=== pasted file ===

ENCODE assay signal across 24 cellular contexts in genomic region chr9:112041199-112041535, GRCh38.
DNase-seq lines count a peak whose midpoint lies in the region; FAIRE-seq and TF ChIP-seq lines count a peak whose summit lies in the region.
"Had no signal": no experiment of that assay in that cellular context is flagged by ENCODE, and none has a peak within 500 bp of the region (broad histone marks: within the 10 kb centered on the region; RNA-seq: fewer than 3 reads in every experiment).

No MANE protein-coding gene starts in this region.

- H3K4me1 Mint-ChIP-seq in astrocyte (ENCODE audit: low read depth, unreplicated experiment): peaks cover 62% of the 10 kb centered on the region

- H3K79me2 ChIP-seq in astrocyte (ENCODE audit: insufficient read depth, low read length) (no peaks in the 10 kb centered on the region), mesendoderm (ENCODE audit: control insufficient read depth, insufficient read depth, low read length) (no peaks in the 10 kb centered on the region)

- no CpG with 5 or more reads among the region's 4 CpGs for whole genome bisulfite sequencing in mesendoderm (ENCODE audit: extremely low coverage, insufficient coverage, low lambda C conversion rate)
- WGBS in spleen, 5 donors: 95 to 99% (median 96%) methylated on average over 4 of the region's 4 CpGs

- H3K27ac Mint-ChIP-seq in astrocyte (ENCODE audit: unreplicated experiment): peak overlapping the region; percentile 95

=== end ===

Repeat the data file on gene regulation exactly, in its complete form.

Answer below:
ENCODE assay signal across 24 cellular contexts in genomic region chr9:112041199-112041535, GRCh38.
DNase-seq lines count a peak whose midpoint lies in the region; FAIRE-seq and TF ChIP-seq lines count a peak whose summit lies in the region.
"Had no signal": no experiment of that assay in that cellular context is flagged by ENCODE, and none has a peak within 500 bp of the region (broad histone marks: within the 10 kb centered on the region; RNA-seq: fewer than 3 reads in every experiment).

No MANE protein-coding gene starts in this region.

- H3K4me1 Mint-ChIP-seq in astrocyte (ENCODE audit: low read depth, unreplicated experiment): peaks cover 62% of the 10 kb centered on the region

- H3K79me2 ChIP-seq in astrocyte (ENCODE audit: insufficient read depth, low read length) (no peaks in the 10 kb centered on the region), mesendoderm (ENCODE audit: control insufficient read depth, insufficient read depth, low read length) (no peaks in the 10 kb centered on the region)

- no CpG with 5 or more reads among the region's 4 CpGs for whole genome bisulfite sequencing in mesendoderm (ENCODE audit: extremely low coverage, insufficient coverage, low lambda C conversion rate)
- WGBS in spleen, 5 donors: 95 to 99% (median 96%) methylated on average over 4 of the region's 4 CpGs

- H3K27ac Mint-ChIP-seq in astrocyte (ENCODE audit: unreplicated experiment): peak overlapping the region; percentile 95